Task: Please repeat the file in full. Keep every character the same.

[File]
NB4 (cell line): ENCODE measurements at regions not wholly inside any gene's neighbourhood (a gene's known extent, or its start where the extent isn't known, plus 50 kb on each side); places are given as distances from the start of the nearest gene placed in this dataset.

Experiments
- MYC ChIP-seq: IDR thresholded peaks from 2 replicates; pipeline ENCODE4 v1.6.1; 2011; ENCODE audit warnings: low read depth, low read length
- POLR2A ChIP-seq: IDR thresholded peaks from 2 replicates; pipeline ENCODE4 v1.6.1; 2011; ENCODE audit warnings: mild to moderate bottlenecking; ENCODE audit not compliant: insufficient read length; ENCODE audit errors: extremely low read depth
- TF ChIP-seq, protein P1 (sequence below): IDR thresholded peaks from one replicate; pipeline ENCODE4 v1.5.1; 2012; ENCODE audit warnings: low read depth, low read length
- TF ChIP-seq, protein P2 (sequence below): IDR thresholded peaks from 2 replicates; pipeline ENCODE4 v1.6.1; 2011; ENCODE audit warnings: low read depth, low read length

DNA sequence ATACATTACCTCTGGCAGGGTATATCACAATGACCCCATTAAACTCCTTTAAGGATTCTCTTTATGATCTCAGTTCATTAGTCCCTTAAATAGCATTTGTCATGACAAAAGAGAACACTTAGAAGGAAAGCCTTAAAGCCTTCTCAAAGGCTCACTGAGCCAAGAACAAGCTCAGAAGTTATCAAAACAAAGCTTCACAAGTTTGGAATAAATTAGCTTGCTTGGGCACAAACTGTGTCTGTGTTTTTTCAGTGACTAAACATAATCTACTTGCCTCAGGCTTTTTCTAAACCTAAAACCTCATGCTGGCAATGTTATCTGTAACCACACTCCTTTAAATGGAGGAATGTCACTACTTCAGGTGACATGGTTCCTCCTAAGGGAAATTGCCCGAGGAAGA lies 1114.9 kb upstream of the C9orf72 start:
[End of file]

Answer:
NB4 (cell line): ENCODE measurements at regions not wholly inside any gene's neighbourhood (a gene's known extent, or its start where the extent isn't known, plus 50 kb on each side); places are given as distances from the start of the nearest gene placed in this dataset.

Experiments
- MYC ChIP-seq: IDR thresholded peaks from 2 replicates; pipeline ENCODE4 v1.6.1; 2011; ENCODE audit warnings: low read depth, low read length
- POLR2A ChIP-seq: IDR thresholded peaks from 2 replicates; pipeline ENCODE4 v1.6.1; 2011; ENCODE audit warnings: mild to moderate bottlenecking; ENCODE audit not compliant: insufficient read length; ENCODE audit errors: extremely low read depth
- TF ChIP-seq, protein P1 (sequence below): IDR thresholded peaks from one replicate; pipeline ENCODE4 v1.5.1; 2012; ENCODE audit warnings: low read depth, low read length
- TF ChIP-seq, protein P2 (sequence below): IDR thresholded peaks from 2 replicates; pipeline ENCODE4 v1.6.1; 2011; ENCODE audit warnings: low read depth, low read length

DNA sequence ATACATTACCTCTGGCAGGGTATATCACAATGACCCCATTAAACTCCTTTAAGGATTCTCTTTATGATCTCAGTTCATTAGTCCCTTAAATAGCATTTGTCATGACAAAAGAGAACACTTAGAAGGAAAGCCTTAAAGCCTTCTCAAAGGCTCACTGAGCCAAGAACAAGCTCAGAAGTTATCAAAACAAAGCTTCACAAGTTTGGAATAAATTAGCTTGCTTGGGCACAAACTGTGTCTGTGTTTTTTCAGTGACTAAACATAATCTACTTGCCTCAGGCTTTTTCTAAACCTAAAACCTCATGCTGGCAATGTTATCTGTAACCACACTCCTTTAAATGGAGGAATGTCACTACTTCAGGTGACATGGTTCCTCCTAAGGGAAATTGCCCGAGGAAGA lies 1114.9 kb upstream of the C9orf72 start: